I've already said it will be harder to win a referendum if Labour are opposed, but it certainly wouldn't be unwinnable, even if they were. The point of this post was to note that Carwyn was being disingenuous. His line was to say that the people of Wales didn't understand tax setting powers and would therefore vote no. He is trying to shift attention away from the fact that it is in fact the Labour Party that doesn't want it, not the people of Wales.

A lot will depend on the referendum trigger arrangements. If a two-thirds supermajority is required, then we will not get the referendum without Labour support (unless Labour get less than 20 seats in 2016) and Labour will only support it if they intend to campaign for a Yes.

But if only a simple majority is required, then there is every chance that we will get an early referendum soon after 2016. I'm sure that both Plaid and the LibDems would make the referendum a red-line issue in any coalition negotiations with Labour, as Plaid did in 2007. Even better would be for Plaid to be the largest party after 2016 and perhaps go into coalition with the LibDems. We could operate as a minority government because we know that Labour and the Tories (with UKIP) will cancel each other out on every issue ... but the Tories will vote with Plaid and the LibDems to trigger the referendum.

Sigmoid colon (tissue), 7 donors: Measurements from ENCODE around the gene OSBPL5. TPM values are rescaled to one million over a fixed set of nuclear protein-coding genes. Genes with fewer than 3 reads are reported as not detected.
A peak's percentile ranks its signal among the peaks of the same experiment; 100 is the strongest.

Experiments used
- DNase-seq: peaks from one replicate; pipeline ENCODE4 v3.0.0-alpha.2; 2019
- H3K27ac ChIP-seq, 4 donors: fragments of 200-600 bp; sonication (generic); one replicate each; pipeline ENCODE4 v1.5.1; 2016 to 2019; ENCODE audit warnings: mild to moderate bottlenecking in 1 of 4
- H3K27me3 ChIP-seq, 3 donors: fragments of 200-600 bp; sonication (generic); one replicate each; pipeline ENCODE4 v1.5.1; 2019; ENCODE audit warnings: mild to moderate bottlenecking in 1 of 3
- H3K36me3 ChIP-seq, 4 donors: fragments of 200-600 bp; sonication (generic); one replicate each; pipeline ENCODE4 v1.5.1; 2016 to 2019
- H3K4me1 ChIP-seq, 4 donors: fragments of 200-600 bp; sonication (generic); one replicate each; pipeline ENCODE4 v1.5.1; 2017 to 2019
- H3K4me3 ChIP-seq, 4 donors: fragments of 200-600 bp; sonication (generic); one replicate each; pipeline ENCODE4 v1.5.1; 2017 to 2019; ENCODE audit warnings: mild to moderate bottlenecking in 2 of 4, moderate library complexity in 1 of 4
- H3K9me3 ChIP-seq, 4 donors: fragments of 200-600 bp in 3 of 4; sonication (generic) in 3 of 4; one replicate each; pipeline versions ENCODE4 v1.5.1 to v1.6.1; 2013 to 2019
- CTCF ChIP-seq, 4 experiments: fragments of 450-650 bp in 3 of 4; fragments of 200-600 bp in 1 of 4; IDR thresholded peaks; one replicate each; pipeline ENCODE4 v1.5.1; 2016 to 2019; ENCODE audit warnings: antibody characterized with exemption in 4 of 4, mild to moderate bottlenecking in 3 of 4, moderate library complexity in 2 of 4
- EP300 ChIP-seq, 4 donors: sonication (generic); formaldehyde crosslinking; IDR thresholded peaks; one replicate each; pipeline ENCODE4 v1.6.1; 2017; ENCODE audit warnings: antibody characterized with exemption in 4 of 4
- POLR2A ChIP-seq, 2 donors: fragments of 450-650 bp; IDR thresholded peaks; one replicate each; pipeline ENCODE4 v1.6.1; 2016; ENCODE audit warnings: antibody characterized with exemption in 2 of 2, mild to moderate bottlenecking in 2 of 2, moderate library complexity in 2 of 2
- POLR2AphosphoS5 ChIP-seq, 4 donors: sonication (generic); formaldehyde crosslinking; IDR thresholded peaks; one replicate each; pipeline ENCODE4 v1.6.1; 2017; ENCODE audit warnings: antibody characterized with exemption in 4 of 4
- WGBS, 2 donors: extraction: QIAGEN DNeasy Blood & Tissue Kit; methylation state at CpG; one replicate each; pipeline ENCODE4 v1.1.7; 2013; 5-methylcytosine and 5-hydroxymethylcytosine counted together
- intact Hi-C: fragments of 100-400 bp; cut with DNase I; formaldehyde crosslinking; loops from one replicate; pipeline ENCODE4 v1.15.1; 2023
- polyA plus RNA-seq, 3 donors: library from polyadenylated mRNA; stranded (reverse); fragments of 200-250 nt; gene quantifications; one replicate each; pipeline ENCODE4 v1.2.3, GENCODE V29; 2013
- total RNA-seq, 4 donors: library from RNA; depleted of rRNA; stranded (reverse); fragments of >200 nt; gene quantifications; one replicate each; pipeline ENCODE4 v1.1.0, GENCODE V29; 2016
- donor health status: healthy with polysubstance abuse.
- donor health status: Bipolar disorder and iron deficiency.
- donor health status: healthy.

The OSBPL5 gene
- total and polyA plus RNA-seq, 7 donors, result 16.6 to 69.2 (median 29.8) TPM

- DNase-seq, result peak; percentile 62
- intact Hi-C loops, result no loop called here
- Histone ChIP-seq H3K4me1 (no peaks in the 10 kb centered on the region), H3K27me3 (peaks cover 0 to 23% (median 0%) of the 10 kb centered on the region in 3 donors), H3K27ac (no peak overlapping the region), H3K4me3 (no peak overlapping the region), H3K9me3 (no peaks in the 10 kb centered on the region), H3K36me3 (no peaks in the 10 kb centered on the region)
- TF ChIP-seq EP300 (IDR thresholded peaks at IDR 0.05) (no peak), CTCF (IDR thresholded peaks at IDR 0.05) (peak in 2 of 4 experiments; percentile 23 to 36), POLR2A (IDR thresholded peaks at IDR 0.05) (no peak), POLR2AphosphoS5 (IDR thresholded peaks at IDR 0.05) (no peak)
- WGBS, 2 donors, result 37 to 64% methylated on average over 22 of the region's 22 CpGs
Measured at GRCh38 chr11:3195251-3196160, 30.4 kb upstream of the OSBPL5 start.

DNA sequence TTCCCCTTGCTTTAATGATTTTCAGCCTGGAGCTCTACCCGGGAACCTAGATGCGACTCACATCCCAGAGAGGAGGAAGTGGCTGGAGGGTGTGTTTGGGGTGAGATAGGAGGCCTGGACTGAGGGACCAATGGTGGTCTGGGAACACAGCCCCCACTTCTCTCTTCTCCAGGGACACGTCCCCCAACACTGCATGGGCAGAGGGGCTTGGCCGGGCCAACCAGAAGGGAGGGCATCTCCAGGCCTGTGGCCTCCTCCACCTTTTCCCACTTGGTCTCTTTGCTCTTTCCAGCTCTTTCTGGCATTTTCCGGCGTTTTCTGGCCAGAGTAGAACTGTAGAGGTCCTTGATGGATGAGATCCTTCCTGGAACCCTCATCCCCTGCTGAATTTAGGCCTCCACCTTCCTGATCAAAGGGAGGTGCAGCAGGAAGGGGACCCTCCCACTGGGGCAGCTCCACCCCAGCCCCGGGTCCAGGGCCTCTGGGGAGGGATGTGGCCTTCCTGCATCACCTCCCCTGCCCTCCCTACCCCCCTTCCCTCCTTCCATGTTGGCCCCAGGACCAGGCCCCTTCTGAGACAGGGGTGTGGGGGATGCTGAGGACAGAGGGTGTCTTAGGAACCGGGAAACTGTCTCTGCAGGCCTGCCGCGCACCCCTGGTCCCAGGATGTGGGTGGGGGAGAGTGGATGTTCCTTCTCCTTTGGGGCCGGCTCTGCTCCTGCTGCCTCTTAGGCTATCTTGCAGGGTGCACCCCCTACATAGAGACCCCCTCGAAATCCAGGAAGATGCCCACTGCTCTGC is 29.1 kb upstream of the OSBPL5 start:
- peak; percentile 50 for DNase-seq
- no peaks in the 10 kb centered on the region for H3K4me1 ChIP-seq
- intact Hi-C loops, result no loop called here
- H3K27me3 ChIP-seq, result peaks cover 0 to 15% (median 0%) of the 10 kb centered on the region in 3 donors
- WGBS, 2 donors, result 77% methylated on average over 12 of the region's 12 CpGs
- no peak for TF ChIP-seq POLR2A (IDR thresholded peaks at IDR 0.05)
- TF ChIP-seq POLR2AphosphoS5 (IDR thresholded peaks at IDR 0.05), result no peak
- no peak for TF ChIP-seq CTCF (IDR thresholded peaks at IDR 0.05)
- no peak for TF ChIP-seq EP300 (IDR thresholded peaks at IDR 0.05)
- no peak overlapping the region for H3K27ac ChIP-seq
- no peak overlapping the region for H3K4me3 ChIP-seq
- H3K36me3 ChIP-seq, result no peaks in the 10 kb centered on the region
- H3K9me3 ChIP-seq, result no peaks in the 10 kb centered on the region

Labour would then be put in the very awkward position of having to campaign against what polls show people want. I think it very unlikely that they will do that. So there's no reason to be pessimistic.


To 09:55, I have always said that it is better to have a small degree of control over a wide range of taxes than a large degree of control over just a few. So we should keep campaigning for more and more.

It's very disappointing that the UKG has refused Silk's recommendations on aggregates tax and air passenger duty, but I think their intention is to choke the WG as much as possible in an attempt to get them to say Yes to the income tax referendum as the only way to borrow to any meaningful extent. In fact Cameron's "foot on the windpipe" analogy is a perfect description of what they are doing.

With corporation tax in particular, things in the Six Counties seem to have stalled. But if they were to get it, then Scotland would certainly get it too, and it would then be hard to refuse it to us as well.